7. The acting in the game is so freakin’ good. I’ve seen in the documentary that they actually hand-modelled every frame of the faces; it’s only the bodies that are acted out in suits with electrodes on, and after-adjusted on computers (because.. lol.. let’s make the human move more realistically).
  8. On a PS3 aiming is hard, but there’s a tiny bit of auto-aim to help you out sometimes which I think is fair… I don’t know exactly what triggers it; most of the time you have to aim yourself and when you fuck up, you run out of ammo, and the zombies don’t die; you do.
    During the game you’ll also meet other people and have to play alongside them from time to time, they will actually also be killing zombies, which seems nice, they’re not renegade zombie-destroyers, but they’re also not completely useless npc just running around headlessly behind you. This is nice and it makes sense that the people with weapons around you are actually using the weapons to not get killed.
  9. Some zombie-types will kill you when they get to you, this makes sense. You’re just a freakin’ human, albeit pretty cool, but if you have nothing to defend yourself with, it will start eating you; this infects you and the game, rather than letting you live for another “two hours” before you turn into a zombie and the bonus mission begins where you have to kill everyone… just counts you as dead and restarts the encounter.
    It feels like I’ve been watching a movie for the past 7 hrs straight, where I’m the protagonist and the story is happening around me with me in it?!
    Seriously “any other game” learn from this.
    There are no “levels” or “chapters” or natural point of pausing. The game just goes on! (Of course it’s not just one huge level, it has cutscenes and stuff, but it just flows so naturally!).
    The game also isn’t “open world” but plays (very) linearly in more or less open environments; the least linearly is when you have maybe three different ways of moving back and forth between next part of a zone (for improvised sneaky sneaky) but a lot of the time you’ll be going through “one-way”-gates. So if you want to be really picky, you might suggest that rather than having chapters, the game just has a ton of short levels. More on this later.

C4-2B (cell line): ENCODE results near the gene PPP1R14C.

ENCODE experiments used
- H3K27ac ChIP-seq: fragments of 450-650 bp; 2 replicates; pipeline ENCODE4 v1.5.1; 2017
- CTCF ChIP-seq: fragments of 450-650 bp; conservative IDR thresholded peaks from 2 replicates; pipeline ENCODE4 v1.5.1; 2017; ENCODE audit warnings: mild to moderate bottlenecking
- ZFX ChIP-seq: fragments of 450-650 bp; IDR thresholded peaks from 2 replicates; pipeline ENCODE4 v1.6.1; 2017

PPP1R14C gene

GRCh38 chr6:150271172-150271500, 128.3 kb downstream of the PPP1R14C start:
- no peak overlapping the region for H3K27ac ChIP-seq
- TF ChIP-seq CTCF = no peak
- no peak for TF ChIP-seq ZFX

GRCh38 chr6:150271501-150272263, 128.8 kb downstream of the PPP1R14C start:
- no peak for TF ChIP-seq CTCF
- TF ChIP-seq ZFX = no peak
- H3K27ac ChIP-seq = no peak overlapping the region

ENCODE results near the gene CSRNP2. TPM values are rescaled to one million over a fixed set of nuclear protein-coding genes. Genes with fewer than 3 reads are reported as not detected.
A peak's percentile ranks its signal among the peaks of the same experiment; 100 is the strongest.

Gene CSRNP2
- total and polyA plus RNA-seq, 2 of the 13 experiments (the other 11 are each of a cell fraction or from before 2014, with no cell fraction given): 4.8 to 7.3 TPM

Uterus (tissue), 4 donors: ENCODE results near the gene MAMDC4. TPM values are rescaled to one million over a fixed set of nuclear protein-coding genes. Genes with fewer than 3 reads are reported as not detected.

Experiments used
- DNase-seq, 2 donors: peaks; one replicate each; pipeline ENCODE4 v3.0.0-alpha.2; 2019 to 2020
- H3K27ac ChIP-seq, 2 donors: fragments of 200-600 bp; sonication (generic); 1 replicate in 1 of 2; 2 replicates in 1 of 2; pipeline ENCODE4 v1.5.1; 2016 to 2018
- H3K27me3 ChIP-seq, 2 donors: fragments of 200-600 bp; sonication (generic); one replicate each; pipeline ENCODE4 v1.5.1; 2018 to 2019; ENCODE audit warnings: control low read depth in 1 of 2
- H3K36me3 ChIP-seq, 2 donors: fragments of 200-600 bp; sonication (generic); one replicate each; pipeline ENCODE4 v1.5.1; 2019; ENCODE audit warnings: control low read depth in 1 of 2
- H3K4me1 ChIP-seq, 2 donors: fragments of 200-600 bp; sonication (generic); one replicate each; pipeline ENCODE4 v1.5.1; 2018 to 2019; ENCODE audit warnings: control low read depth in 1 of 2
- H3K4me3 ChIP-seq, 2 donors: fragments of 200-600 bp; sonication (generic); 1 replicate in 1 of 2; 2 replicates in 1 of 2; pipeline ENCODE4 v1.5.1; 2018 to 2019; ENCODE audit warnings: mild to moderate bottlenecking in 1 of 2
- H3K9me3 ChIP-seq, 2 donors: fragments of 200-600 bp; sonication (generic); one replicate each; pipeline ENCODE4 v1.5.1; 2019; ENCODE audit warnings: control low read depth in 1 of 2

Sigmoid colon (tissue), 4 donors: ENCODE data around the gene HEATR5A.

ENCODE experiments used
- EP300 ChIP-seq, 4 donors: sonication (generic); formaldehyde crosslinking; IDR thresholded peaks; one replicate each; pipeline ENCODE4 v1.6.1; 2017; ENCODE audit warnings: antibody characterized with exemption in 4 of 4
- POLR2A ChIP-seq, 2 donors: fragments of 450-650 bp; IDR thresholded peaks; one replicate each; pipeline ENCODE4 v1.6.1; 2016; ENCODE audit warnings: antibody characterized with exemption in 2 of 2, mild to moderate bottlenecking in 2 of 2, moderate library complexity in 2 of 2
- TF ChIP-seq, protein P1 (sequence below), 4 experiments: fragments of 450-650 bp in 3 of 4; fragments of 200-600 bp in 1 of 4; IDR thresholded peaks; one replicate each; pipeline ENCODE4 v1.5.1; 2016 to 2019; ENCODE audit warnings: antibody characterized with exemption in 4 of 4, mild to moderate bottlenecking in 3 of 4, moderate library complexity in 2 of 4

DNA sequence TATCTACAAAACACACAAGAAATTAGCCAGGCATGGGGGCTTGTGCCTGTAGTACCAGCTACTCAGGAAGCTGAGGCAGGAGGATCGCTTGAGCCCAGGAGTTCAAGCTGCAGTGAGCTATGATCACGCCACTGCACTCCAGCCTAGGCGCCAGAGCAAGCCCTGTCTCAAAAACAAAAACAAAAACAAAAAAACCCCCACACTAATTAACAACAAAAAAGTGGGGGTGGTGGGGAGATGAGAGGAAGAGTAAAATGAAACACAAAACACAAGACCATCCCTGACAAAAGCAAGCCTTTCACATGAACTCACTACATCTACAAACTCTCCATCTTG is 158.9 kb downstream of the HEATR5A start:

11. There is a couple of safes in the game that you have to find the combinations for. This is another one of those look for stuff things. However, it’s not like you can just type in the digits; you actually need an item/note with the combination written on it.
    I think this is cool, people can’t just look on the internet for the code and type this in to unlock it; of course they can check online for the location of the item, but they still have to go there, so they still experience whatever you’ll be experiencing in these locations, and on the other hand, you can find guides online for everything, so they’d have to really include some strong random-location stuff to mitigate that.
    The game also has a “Dead Space” kind of, “sacrifice an item to open a door“-thing where you can break open a locked door by expending one of a shiv, which is a melee weapon/tool. But where Dead Space used Power Nodes which felt really expensive and even sometimes punished you, by just unlocking really useless stuff, it doesn’t happen in tLoU. So yeah, spoiler alert. As you’ll figure out after the first couple of times that you’ve expended a shiv to get in one of those rooms. You’ll always want to go into these rooms. Sometimes they even almost give you enough of the materials needed to craft an entirely new shiv, you know, while stocking you up on ammo and health. Too bad if you don’t have a shiv when you meet one of these rooms.
  12. The game uses the f-word in its dialogue. I like that. It seems apt during a zombie apocalypse. I would probably even use worse myself; the game refrains from this. Mostly.